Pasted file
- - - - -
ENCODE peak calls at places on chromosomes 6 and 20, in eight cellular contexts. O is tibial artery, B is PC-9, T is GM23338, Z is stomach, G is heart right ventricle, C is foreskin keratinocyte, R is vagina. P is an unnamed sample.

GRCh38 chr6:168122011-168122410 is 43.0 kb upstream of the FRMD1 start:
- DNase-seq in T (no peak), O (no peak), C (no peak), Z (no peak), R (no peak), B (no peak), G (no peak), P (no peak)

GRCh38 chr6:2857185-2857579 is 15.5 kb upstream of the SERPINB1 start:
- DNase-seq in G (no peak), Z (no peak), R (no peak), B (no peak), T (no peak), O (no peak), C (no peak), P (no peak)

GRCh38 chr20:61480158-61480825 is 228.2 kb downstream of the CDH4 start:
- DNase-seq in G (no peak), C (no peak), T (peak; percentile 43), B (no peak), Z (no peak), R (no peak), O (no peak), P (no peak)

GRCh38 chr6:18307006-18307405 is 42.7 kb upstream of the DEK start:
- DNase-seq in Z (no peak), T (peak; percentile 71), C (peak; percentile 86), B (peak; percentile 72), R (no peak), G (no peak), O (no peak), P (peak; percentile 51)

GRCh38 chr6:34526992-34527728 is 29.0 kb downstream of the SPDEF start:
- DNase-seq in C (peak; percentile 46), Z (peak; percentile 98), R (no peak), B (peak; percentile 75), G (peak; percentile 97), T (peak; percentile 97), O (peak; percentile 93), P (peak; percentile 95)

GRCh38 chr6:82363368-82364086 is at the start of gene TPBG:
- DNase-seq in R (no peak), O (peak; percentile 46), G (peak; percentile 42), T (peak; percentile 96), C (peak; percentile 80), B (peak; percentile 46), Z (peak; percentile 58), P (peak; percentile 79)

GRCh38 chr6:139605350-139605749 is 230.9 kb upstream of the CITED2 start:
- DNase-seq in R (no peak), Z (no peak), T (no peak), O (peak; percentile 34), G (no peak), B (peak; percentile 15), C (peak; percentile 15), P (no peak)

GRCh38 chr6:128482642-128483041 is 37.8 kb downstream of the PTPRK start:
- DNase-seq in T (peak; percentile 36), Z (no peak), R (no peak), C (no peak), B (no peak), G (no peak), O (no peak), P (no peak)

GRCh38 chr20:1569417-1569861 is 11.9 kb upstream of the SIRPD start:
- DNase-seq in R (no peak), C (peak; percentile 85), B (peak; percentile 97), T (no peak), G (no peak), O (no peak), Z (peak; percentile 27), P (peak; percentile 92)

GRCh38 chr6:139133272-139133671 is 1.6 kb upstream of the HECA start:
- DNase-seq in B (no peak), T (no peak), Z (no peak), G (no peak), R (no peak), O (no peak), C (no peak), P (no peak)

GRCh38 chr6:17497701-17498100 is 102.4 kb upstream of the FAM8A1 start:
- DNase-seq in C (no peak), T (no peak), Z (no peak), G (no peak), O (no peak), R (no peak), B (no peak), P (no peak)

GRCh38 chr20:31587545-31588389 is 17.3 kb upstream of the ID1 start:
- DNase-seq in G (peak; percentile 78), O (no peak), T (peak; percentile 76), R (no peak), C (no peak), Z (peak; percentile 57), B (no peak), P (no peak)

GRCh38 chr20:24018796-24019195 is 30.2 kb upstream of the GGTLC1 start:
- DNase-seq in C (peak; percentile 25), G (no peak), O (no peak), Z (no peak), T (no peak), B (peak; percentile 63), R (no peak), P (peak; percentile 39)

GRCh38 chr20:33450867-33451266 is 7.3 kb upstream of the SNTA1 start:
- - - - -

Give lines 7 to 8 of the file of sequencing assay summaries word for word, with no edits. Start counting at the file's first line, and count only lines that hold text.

- DNase-seq in G (no peak), C (no peak), T (peak; percentile 43), B (no peak), Z (no peak), R (no peak), O (no peak), P (no peak)

GRCh38 chr6:18307006-18307405 is 42.7 kb upstream of the DEK start: